• Yes,I am facing difficulty in showing $U,V$ are N(0,1) – Legend Killer Feb 12 '18 at 14:28
• Ok done! Good solution! – Legend Killer Feb 12 '18 at 14:39
• What about the preimages (u, -v) and (-u,v)? – Legend Killer Feb 24 '18 at 2:13
• @AyanBiswas Let me modify my answer to make it clear. – StubbornAtom Feb 24 '18 at 6:36
• Hi @StubbornAtom. Thank you for this link. Can you please explain as to why the transformation (x,y) -> (u,v) is not one-to-one ? Also, we are mapping from X and Y. Why have you considered -X and -Y here ? – Dwaipayan Gupta Mar 23 '18 at 19:24

Setting $U=\dfrac{XY}{\sqrt{X^2+Y^2}}, V=\dfrac{X^2-Y^2}{2\sqrt{X^2+Y^2}}$ and using moment generating functions:
\begin{align} M_{(U,V)}(u,v) & =\mathbb{E}\left[\mathrm{e}^{\langle\,(u,v)\,;\,(U,V)\,\rangle}\right] \\[10pt] & =\iint_{\mathbb{R}^2}\exp\left(u\frac{xy}{\sqrt{x^2+y^2}}+v\frac{x^2-y^2}{2\sqrt{x^2+y^2}}\right)\cdot f_{(X,Y)}(x,y)\,\mathrm{d}x\,\mathrm{d}y. \end{align} You can see here that $$M_{(U,V)}(u,v)=\exp\left(\frac18(u^2+v^2)\right)=\exp\left(\frac12(u,v) \begin{pmatrix}1/4 & 0\\ 0 & 1/4\end{pmatrix} (u,v)^T\right)$$
so that $(U,V)$ is normal multivariate with $\mathbf{0}$ mean and diagonal covariance matrix, meaning $U, V$ are independant $\mathcal{N}(0,1/4)$.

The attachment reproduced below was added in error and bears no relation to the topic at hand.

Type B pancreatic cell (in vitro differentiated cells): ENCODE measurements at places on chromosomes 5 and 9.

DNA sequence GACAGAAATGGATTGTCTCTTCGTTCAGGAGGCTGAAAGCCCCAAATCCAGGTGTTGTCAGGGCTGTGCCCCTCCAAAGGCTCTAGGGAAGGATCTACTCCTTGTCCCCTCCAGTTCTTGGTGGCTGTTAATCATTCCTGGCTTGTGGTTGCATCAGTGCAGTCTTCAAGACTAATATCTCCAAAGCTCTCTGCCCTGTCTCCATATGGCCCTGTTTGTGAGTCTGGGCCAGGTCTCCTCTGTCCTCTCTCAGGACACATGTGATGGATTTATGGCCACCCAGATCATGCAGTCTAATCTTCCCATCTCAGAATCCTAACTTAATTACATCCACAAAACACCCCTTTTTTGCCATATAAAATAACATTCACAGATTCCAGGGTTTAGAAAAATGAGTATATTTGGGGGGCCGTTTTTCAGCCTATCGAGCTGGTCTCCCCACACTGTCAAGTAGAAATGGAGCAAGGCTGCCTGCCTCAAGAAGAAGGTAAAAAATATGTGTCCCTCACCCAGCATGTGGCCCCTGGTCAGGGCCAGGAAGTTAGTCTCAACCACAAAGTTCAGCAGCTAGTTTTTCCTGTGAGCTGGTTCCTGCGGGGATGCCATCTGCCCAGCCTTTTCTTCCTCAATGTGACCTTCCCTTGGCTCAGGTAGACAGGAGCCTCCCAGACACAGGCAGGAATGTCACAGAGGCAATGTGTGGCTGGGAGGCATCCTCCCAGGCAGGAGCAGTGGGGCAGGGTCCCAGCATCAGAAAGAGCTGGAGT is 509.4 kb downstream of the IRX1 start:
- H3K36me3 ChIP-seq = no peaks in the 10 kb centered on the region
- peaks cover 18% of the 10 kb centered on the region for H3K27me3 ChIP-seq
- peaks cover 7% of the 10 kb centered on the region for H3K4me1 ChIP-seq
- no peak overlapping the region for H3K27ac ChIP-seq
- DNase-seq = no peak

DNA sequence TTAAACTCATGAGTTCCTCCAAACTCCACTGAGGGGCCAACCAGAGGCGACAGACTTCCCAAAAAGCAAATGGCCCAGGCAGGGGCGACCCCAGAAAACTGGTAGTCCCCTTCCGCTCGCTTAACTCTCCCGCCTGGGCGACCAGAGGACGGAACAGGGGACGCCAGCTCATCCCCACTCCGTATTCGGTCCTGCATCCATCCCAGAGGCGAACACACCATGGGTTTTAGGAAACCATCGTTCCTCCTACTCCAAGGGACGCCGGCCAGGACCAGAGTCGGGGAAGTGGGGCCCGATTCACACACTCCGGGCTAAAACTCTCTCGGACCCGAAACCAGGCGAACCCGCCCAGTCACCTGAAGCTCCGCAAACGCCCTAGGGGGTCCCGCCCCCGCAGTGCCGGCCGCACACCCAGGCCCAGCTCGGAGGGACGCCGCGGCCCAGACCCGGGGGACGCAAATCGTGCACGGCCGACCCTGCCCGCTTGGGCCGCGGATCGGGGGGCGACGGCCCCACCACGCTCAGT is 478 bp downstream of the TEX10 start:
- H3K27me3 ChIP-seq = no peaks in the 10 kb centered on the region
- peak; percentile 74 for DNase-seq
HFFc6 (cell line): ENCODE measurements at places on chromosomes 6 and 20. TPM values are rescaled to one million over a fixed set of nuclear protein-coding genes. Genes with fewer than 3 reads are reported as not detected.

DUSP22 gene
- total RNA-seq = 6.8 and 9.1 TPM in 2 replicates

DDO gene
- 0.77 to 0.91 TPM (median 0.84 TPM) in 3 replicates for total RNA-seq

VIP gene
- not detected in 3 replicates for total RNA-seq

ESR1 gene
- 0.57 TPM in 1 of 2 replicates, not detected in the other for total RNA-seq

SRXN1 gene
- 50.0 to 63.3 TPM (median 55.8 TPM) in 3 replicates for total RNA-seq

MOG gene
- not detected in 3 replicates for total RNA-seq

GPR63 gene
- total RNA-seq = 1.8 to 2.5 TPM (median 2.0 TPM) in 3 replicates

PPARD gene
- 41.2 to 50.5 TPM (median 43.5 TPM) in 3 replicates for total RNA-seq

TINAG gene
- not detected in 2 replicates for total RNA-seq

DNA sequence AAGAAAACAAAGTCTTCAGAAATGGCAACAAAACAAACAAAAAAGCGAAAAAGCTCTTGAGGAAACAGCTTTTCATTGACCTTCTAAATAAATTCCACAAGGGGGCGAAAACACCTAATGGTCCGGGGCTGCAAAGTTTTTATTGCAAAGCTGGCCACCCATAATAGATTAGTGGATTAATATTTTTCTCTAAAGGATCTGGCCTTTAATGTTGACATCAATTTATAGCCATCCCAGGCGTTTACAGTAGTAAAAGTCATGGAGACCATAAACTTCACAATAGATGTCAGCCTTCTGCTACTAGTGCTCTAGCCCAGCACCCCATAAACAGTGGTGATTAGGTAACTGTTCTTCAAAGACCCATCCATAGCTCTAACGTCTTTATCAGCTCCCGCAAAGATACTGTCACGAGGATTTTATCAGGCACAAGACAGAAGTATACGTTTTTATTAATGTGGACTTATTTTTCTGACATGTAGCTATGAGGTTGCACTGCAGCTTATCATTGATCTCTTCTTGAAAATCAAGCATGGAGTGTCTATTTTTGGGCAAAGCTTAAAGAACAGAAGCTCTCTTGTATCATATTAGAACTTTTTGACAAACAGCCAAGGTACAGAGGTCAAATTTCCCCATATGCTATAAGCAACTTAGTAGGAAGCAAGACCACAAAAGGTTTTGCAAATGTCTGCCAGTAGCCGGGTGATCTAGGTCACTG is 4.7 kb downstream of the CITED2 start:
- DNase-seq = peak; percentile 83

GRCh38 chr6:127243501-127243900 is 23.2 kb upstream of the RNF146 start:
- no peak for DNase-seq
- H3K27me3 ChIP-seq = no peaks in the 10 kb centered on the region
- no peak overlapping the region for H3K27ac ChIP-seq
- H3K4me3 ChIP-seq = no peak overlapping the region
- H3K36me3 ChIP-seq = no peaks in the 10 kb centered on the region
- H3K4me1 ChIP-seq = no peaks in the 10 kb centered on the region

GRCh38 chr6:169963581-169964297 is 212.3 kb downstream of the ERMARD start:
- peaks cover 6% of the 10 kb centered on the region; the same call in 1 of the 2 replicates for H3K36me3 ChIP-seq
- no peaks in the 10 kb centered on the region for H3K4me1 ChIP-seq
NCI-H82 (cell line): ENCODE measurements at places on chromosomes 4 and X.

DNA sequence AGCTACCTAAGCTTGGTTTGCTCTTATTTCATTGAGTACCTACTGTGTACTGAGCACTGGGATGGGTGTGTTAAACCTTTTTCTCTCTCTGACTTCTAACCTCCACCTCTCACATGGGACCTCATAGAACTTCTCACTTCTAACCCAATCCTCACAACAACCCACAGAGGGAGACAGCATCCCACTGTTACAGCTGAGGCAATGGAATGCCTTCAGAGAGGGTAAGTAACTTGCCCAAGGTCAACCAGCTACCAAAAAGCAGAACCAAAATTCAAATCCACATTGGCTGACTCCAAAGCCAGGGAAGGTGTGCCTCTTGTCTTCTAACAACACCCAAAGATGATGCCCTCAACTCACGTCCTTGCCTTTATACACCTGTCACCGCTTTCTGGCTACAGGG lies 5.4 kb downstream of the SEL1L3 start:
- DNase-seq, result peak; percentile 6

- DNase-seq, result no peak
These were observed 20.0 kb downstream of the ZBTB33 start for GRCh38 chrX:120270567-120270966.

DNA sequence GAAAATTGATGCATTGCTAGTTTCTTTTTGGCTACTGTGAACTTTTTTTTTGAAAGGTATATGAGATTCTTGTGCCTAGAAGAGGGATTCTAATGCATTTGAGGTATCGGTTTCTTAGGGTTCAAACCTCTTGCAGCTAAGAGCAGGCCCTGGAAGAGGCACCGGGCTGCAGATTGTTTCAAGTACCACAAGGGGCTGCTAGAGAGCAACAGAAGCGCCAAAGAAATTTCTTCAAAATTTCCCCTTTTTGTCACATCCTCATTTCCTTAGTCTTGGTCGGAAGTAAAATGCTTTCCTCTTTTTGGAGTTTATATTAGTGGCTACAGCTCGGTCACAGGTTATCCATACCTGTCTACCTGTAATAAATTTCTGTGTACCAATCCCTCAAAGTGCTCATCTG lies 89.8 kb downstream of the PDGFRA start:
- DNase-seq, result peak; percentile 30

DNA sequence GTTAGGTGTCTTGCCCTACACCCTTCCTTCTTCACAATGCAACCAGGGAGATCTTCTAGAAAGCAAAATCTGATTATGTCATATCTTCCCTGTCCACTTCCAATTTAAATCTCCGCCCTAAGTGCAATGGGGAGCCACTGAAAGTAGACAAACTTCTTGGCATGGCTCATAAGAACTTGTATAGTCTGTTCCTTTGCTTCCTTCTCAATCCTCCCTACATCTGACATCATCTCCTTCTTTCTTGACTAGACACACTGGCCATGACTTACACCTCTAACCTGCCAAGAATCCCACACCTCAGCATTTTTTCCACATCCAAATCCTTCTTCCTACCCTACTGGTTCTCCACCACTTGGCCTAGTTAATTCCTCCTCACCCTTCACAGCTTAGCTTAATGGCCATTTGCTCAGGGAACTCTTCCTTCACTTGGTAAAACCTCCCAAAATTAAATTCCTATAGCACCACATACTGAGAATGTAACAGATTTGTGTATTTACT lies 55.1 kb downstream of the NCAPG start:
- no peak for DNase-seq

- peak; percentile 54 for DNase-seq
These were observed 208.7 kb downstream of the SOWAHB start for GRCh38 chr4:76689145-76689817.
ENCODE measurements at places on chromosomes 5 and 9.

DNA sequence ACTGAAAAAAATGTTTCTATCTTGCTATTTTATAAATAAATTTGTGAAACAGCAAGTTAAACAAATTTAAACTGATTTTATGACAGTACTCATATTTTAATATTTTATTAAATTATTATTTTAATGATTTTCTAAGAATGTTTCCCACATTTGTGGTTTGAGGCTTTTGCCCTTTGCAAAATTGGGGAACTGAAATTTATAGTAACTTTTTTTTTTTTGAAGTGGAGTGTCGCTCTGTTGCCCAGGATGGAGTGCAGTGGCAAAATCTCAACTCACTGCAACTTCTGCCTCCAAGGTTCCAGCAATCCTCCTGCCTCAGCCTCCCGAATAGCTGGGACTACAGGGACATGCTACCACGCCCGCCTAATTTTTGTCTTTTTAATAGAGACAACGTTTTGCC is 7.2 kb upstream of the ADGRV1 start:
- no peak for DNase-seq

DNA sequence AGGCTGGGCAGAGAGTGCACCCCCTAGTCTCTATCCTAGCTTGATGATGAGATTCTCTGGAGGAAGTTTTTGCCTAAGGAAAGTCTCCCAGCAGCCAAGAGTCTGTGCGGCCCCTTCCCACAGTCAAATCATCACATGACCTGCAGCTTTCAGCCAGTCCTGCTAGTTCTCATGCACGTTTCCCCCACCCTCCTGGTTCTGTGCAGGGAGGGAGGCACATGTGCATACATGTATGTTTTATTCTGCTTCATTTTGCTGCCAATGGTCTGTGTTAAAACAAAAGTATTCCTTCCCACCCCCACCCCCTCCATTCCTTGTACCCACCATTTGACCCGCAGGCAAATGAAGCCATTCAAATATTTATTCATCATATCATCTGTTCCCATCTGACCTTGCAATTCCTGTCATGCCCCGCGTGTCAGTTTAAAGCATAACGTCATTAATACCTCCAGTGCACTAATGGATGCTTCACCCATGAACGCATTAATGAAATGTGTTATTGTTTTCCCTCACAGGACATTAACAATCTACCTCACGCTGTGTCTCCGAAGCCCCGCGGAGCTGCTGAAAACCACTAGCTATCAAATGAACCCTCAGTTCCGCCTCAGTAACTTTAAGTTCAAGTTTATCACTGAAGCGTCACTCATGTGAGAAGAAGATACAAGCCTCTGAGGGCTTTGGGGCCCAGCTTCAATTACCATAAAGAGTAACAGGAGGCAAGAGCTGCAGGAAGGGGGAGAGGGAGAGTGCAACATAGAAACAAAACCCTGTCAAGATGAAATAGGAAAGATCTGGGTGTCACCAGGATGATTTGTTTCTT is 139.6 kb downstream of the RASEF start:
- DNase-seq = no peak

If you have already proved $$\frac{X Y}{\sqrt{X^2 + Y^2}}$$ and $$\frac{X^2 - Y^2}{\sqrt{X^2 + Y^2}}$$ are gaussian, as long as that pair of them is jointly gaussian, then you may use their property: $$u,\, v \text{ independent} \iff \operatorname{cov}(u,v) = 0$$.

$$\operatorname{cov} \left( \frac{X Y}{\sqrt{X^2 + Y^2}},\frac{X^2 - Y^2}{\sqrt{X^2 + Y^2}} \right)$$ $$= \operatorname{cov} \left( \frac{X Y}{\sqrt{X^2 + Y^2}},\frac{X^2}{\sqrt{X^2 + Y^2}} \right) - \operatorname{cov} \left( \frac{X Y}{\sqrt{X^2 + Y^2}},\frac{Y^2}{\sqrt{X^2 + Y^2}} \right)$$

Now make use of the symmetry of the expressions we have: $$\operatorname{cov}(\cdots) = 0$$

To make this more rigorous one may rewrite the covariance as follows: $$\operatorname{cov} \left( \frac{X Y}{\sqrt{X^2 + Y^2}},\frac{X^2}{\sqrt{X^2 + Y^2}} \right) - \operatorname{cov} \left( \frac{X Y}{\sqrt{X^2 + Y^2}},\frac{Y^2}{\sqrt{X^2 + Y^2}} \right)$$ $$= E \left( \frac{X^3 Y}{X^2 + Y^2} \right) - E \left( \frac{X Y^3}{X^2 + Y^2} \right)$$ Now renaming $$X \to Y, \, Y \to X$$ under the first expectation sign (note that this is the same as renaming variables under integral) we get the result.

Covariance method can be carried even further, following the last line and the trick $$X = -X$$ ($$X$$ is symmetric distribution) which we apply to the second $$E$$: $$= E \left( \frac{X^3 Y}{X^2 + Y^2} \right) - E \left( \frac{X Y^3}{X^2 + Y^2} \right) = E \left( \frac{X^3 Y}{X^2 + Y^2} \right) + E \left( \frac{X Y^3}{X^2 + Y^2} \right)$$ $$= E \left( \frac{X Y(X^2 + Y^2)}{X^2 + Y^2} \right) = E(XY) = 0$$

The last equation is due to independence of $$X, Y$$ $$\implies 0=\operatorname{cov}(X,Y)=E(XY) - E(X)E(Y)=E(XY).$$

• There is an error in the first sentence here. Being Gaussian and having zero covariance does NOT imply independnce. It does imply independence if they are JOINTLY Gaussian. But you haven't mentioned that. – Michael Hardy Aug 20 '18 at 20:43